Titles and Affiliations

Professor, Department of Clinical Cancer Prevention
Director, MD Anderson Nellie B. Connally Breast Center
The University of Texas MD Anderson Cancer Center
Houston, Texas

Research area

Developing a new liquid biopsy technique for breast cancer screening.


Most U.S. women undergoing annual screening mammograms will never be diagnosed with the disease but given the persistent 12 percent lifetime risk of developing breast cancer, annual breast cancer screening is an important component of preventive healthcare for average risk women starting at age 40. Mammograms, the gold standard for breast cancer screening, are imperfect and less helpful for fast-growing breast cancers, like the estrogen receptor-negative subtypes, which grow so quickly that they are often self-detected between mammogram intervals with a lump in the breast. To improve the precision of breast cancer screening, and increase capacity for detecting breast cancer early, Dr. Brewster and her team are working to develop a new blood-based cancer detection test, known as a liquid biopsy. Ideally, this test would allow for more personalized screening, where someone with a positive blood test can be offered more frequent screening—including breast MRI—while someone with a negative blood test would be safely advised to have less frequent screening mammograms or no screening at all.

What’s next

The liquid biopsy Dr. Brewster and her team designed will look for tumor- associated exosomes. These small, membrane-bound capsules secreted by tumor cells often contain genetic material and proteins—as if the tumor cell pinched off a part of itself—and can be found in circulation. To detect exosomes, the team developed a new, specialized biochip that captures them from blood and allows them to be imaged and molecularly analyzed. To test their methods, the team has access to a unique cohort of patients who have a high risk of breast cancer and receive blood tests when they begin screening, three to four years after, and at the time of biopsy or diagnosis. In the upcoming study, the team will use samples from this cohort to 1) evaluate how well the contents of these exosomes can identify women who have breast cancer; and 2) determine the dynamics of exosome levels over time in the lead up to diagnosis. Results from this preliminary work will hopefully lead to a larger study to confirm the utility of this method.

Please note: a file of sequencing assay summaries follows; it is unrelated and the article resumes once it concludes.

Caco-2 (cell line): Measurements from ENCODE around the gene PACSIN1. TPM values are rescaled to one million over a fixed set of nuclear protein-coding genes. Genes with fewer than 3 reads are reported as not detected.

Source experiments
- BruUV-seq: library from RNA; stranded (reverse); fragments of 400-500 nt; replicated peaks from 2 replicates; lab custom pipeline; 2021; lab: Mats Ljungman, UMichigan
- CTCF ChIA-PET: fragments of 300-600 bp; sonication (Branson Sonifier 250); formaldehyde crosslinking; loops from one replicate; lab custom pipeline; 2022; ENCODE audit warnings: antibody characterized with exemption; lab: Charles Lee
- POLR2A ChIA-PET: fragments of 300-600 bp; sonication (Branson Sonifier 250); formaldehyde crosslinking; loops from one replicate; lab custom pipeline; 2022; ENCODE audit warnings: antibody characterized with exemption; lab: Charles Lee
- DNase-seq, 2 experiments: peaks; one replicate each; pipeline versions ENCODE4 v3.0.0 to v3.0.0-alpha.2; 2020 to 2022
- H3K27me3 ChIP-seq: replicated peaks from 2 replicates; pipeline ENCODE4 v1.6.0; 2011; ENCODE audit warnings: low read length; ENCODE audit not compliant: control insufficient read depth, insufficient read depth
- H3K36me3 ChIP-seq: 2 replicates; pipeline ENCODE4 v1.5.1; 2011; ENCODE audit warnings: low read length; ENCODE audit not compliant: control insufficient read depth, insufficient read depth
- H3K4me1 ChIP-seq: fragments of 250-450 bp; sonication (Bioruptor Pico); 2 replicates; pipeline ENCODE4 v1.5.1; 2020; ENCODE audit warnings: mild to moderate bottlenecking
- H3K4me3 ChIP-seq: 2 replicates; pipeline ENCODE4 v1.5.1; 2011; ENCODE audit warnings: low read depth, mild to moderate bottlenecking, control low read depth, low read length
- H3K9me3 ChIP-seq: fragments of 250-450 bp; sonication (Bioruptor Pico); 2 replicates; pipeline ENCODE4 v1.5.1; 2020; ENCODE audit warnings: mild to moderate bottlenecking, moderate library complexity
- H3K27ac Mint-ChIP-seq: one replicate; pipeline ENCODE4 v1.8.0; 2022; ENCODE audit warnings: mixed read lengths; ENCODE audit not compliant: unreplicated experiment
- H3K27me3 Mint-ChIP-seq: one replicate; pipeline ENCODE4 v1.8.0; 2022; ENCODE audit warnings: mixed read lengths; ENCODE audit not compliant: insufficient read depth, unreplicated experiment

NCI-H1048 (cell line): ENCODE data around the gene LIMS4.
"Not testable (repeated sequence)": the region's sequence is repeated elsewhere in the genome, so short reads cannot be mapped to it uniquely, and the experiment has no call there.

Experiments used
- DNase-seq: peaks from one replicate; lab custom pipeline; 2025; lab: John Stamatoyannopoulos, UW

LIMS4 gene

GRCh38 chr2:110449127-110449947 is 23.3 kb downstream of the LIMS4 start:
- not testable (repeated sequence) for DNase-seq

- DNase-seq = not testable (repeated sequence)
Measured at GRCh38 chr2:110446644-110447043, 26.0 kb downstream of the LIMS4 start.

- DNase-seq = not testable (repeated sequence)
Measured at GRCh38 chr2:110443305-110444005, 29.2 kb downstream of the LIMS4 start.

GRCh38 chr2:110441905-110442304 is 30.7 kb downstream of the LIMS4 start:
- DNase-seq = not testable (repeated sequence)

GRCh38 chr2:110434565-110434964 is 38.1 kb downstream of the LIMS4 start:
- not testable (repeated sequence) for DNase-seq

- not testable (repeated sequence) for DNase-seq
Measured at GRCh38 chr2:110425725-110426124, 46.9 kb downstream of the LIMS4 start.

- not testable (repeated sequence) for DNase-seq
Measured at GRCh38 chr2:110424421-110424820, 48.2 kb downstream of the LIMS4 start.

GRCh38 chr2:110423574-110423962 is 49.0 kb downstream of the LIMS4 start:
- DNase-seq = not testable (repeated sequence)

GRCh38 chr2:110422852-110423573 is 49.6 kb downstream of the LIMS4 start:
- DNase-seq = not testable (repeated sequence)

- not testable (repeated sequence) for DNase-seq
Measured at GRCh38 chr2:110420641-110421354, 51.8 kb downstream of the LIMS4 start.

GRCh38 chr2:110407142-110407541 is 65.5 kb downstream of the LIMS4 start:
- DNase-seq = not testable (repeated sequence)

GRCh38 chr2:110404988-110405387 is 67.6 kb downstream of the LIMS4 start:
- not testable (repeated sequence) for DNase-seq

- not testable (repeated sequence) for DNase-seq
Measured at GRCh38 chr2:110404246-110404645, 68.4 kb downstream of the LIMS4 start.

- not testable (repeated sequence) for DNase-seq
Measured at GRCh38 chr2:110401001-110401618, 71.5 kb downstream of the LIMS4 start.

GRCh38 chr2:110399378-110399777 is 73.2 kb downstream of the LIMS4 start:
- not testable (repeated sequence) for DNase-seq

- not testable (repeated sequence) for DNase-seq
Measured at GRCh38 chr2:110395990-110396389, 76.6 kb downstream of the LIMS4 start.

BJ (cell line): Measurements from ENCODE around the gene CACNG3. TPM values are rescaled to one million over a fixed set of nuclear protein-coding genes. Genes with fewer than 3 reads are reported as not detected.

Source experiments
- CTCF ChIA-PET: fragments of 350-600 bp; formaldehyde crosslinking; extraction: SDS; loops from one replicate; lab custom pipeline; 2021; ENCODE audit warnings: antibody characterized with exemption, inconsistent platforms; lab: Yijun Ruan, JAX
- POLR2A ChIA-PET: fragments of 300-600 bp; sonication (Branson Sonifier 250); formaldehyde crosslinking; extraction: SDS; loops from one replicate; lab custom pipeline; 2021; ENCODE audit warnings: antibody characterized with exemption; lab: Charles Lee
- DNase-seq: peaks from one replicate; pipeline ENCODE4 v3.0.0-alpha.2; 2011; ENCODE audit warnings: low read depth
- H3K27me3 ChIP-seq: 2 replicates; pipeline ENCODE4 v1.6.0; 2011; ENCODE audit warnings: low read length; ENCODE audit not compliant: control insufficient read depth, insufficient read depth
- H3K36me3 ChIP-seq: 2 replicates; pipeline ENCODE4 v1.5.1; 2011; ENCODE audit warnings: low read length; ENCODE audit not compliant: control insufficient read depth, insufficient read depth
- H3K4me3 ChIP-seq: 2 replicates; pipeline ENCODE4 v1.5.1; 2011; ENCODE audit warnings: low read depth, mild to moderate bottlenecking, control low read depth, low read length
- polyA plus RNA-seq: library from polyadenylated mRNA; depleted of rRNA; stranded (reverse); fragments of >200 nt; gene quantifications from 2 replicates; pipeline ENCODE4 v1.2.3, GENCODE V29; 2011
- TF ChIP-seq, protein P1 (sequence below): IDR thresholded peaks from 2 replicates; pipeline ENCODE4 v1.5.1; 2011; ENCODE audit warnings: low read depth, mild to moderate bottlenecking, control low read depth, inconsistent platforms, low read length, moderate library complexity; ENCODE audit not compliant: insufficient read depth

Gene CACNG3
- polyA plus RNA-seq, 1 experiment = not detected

Abenaa Brewster MD, MHS is a tenured professor in the Department of Clinical Cancer Prevention at MD Anderson Cancer Center (MDACC) and has an adjunct appointment in the Department of Epidemiology. She is a Medical Oncologist, Director of the MD Anderson Nellie B. Connally Breast Center, and her clinical interest is the management of breast cancer. 

Her research team has developed a framework for investigating the decision-making process that women undergo in considering contralateral prophylactic mastectomy. Her research expertise involves using the tools of molecular epidemiology to investigate clinical, epidemiological, and biological factors that determine breast cancer risk and survival. She is particularly interested in understanding how tumor genomics, host genetic susceptibility, ethnicity, and obesity influence a woman's risk and survival after a diagnosis of breast cancer. She has experience in the conduct and data management of hospital, population-based cohort studies, and is the principal investigator and director of a longitudinal cohort study of women at high risk of developing breast cancer. 

Dr. Brewster is a Komen Scholar, an award given to individuals for their knowledge and leadership within the scientific, research, and advocacy communities and for their own contribution to breast cancer research. She completed her MD at Harvard Medical School and her Master of Health Science in Cancer Epidemiology at Johns Hopkins School of Hygiene & Public Health. 

BCRF Investigator Since


Donor Recognition

The Delta Air Lines Award

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